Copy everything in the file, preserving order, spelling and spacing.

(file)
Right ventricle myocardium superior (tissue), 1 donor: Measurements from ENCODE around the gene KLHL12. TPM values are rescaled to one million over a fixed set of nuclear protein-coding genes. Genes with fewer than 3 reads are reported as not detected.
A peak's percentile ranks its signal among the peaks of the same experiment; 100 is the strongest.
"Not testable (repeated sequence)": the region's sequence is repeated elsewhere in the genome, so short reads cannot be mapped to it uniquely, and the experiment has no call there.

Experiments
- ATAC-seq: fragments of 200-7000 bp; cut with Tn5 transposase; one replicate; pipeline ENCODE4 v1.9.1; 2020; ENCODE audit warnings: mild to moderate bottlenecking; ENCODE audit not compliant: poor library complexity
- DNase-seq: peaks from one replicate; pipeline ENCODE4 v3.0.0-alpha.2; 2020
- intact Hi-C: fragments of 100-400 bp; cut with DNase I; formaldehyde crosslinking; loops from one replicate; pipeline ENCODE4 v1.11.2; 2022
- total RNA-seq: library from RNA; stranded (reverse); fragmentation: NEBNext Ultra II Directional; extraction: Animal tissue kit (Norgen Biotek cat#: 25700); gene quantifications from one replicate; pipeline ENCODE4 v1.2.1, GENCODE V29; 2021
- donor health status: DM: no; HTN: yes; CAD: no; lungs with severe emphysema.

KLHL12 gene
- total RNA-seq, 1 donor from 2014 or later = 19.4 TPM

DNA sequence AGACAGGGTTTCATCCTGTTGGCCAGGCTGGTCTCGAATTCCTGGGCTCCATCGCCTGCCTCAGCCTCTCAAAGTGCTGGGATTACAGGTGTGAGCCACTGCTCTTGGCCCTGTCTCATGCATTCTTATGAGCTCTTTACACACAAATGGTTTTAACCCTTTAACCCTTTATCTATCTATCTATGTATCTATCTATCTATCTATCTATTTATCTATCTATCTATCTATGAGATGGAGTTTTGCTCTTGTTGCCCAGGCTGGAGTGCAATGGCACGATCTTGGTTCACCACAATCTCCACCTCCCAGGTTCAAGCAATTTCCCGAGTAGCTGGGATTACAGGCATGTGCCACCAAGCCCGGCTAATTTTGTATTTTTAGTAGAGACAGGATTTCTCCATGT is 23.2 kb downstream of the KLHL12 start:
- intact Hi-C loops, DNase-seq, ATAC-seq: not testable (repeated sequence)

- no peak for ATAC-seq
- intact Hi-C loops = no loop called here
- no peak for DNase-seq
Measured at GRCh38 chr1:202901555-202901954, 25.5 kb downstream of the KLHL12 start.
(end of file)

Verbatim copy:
Right ventricle myocardium superior (tissue), 1 donor: Measurements from ENCODE around the gene KLHL12. TPM values are rescaled to one million over a fixed set of nuclear protein-coding genes. Genes with fewer than 3 reads are reported as not detected.
A peak's percentile ranks its signal among the peaks of the same experiment; 100 is the strongest.
"Not testable (repeated sequence)": the region's sequence is repeated elsewhere in the genome, so short reads cannot be mapped to it uniquely, and the experiment has no call there.

Experiments
- ATAC-seq: fragments of 200-7000 bp; cut with Tn5 transposase; one replicate; pipeline ENCODE4 v1.9.1; 2020; ENCODE audit warnings: mild to moderate bottlenecking; ENCODE audit not compliant: poor library complexity
- DNase-seq: peaks from one replicate; pipeline ENCODE4 v3.0.0-alpha.2; 2020
- intact Hi-C: fragments of 100-400 bp; cut with DNase I; formaldehyde crosslinking; loops from one replicate; pipeline ENCODE4 v1.11.2; 2022
- total RNA-seq: library from RNA; stranded (reverse); fragmentation: NEBNext Ultra II Directional; extraction: Animal tissue kit (Norgen Biotek cat#: 25700); gene quantifications from one replicate; pipeline ENCODE4 v1.2.1, GENCODE V29; 2021
- donor health status: DM: no; HTN: yes; CAD: no; lungs with severe emphysema.

KLHL12 gene
- total RNA-seq, 1 donor from 2014 or later = 19.4 TPM

DNA sequence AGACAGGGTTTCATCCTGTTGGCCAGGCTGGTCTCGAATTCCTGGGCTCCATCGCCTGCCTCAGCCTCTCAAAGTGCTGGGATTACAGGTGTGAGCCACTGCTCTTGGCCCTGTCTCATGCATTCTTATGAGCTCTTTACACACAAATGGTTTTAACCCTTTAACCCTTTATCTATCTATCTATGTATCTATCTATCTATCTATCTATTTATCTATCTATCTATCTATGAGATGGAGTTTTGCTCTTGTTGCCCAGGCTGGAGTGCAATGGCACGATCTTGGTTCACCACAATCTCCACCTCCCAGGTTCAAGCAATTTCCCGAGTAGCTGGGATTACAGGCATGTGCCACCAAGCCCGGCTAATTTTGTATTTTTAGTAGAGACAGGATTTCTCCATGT is 23.2 kb downstream of the KLHL12 start:
- intact Hi-C loops, DNase-seq, ATAC-seq: not testable (repeated sequence)

- no peak for ATAC-seq
- intact Hi-C loops = no loop called here
- no peak for DNase-seq
Measured at GRCh38 chr1:202901555-202901954, 25.5 kb downstream of the KLHL12 start.